Biomedical and Health Sciences
A rapid, electricity-free cartridge for nucleic acid testing (NAT) from finger-prick blood is proposed to combat the high rate of undiagnosed HIV infection in low-resource settings. The low estimated cost per test cartridge ($3.00-$5.00), coupled with the rapid turn-around time of 60 minutes, is expected to enhance early infant diagnosis and treatment, decrease the risk of transmission by undiagnosed individuals with acute infection, and increase drug regimen adherence. This technology is designed to meet the growing need for acute viral diagnosis and to provide the benefits of rapid point-of-care (POC) results. The isothermal sample-to-answer NAT approach is composed of front-end sample preparation, one-step transcription and amplification, and endpoint immunochromatographic detection. The assay successfully detected 2,000 copies of HIV RNA from a panel of patient-derived isolates, thus demonstrating primer immunity to sequence variability. The system has further displayed high sensitivity and specificity when analyzing crude patient samples. For use in POC conditions, the assay was simplified, streamlined, and integrated into a self-contained microfluidic cartridge. An iterative approach to design and prototyping guided the development of a multilayered PMMA bio-electromechanical system and PDMS large-scale-integrated chip. In response to observed limitations, a novel paper microfluidic cartridge operated solely by mechanical forces on reagent blister packs, coupled with a spring-loaded mechanism for automatic reagent release, was subsequently designed. As the first proposed NAT platform for on-location identification of viral diseases and genotypic drug resistance patterns, this system will revolutionize the POC testing paradigm.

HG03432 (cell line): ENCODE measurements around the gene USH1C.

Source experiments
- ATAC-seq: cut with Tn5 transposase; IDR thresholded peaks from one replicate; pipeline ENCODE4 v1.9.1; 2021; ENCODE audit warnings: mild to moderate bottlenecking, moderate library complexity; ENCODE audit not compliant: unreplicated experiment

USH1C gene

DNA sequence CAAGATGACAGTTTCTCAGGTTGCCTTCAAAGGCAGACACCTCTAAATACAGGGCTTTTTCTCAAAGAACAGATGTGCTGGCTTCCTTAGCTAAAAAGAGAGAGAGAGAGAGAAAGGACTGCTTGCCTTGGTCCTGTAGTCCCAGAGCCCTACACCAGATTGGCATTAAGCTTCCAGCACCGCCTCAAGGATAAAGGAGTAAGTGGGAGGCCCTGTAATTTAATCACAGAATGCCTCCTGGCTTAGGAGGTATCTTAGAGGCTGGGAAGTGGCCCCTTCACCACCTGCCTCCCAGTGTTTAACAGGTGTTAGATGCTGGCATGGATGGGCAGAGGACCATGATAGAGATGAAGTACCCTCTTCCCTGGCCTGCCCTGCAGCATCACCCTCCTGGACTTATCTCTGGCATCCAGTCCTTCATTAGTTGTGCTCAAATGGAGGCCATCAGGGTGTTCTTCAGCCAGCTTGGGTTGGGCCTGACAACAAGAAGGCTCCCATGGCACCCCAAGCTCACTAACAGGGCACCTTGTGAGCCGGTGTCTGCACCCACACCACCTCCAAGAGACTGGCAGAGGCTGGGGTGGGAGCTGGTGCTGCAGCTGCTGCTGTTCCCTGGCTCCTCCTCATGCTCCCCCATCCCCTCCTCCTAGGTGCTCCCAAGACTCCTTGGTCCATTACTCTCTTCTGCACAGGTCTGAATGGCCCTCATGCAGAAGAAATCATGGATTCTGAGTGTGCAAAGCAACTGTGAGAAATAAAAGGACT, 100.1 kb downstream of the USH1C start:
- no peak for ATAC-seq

U.S. Agency for International Development: First Award of $2,000
Intel Foundation Cultural and Scientific Visit to China Award
First Award of $5,000
Intel ISEF Best of Category Award of $5,000